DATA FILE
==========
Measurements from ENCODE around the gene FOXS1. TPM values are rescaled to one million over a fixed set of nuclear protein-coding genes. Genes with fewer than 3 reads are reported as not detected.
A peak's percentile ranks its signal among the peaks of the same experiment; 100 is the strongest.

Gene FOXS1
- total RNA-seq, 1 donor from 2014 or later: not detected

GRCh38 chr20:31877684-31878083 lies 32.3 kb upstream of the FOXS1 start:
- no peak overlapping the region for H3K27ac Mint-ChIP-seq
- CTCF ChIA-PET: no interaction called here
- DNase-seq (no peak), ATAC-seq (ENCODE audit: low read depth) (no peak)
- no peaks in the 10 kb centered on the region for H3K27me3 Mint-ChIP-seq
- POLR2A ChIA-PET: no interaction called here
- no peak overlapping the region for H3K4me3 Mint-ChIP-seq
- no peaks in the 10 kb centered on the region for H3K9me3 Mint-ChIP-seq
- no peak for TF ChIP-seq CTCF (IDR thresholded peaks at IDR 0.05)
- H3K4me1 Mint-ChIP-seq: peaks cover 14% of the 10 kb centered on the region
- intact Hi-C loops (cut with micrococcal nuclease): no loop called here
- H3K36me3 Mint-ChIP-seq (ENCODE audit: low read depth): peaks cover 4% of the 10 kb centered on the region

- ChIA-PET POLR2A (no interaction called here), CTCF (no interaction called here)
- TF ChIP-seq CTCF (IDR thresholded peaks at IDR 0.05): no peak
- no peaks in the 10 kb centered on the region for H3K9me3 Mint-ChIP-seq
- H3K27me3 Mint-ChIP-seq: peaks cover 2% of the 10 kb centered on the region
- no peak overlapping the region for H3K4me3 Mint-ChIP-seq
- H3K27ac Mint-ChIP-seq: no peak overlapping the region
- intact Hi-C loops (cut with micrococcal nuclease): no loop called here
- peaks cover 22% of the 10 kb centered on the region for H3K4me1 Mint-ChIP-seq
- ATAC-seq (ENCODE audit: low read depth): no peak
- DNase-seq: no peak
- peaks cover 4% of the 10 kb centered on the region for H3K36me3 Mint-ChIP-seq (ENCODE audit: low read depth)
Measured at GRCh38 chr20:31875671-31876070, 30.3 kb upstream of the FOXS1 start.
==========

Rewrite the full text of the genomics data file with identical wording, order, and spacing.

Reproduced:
Measurements from ENCODE around the gene FOXS1. TPM values are rescaled to one million over a fixed set of nuclear protein-coding genes. Genes with fewer than 3 reads are reported as not detected.
A peak's percentile ranks its signal among the peaks of the same experiment; 100 is the strongest.

Gene FOXS1
- total RNA-seq, 1 donor from 2014 or later: not detected

GRCh38 chr20:31877684-31878083 lies 32.3 kb upstream of the FOXS1 start:
- no peak overlapping the region for H3K27ac Mint-ChIP-seq
- CTCF ChIA-PET: no interaction called here
- DNase-seq (no peak), ATAC-seq (ENCODE audit: low read depth) (no peak)
- no peaks in the 10 kb centered on the region for H3K27me3 Mint-ChIP-seq
- POLR2A ChIA-PET: no interaction called here
- no peak overlapping the region for H3K4me3 Mint-ChIP-seq
- no peaks in the 10 kb centered on the region for H3K9me3 Mint-ChIP-seq
- no peak for TF ChIP-seq CTCF (IDR thresholded peaks at IDR 0.05)
- H3K4me1 Mint-ChIP-seq: peaks cover 14% of the 10 kb centered on the region
- intact Hi-C loops (cut with micrococcal nuclease): no loop called here
- H3K36me3 Mint-ChIP-seq (ENCODE audit: low read depth): peaks cover 4% of the 10 kb centered on the region

- ChIA-PET POLR2A (no interaction called here), CTCF (no interaction called here)
- TF ChIP-seq CTCF (IDR thresholded peaks at IDR 0.05): no peak
- no peaks in the 10 kb centered on the region for H3K9me3 Mint-ChIP-seq
- H3K27me3 Mint-ChIP-seq: peaks cover 2% of the 10 kb centered on the region
- no peak overlapping the region for H3K4me3 Mint-ChIP-seq
- H3K27ac Mint-ChIP-seq: no peak overlapping the region
- intact Hi-C loops (cut with micrococcal nuclease): no loop called here
- peaks cover 22% of the 10 kb centered on the region for H3K4me1 Mint-ChIP-seq
- ATAC-seq (ENCODE audit: low read depth): no peak
- DNase-seq: no peak
- peaks cover 4% of the 10 kb centered on the region for H3K36me3 Mint-ChIP-seq (ENCODE audit: low read depth)
Measured at GRCh38 chr20:31875671-31876070, 30.3 kb upstream of the FOXS1 start.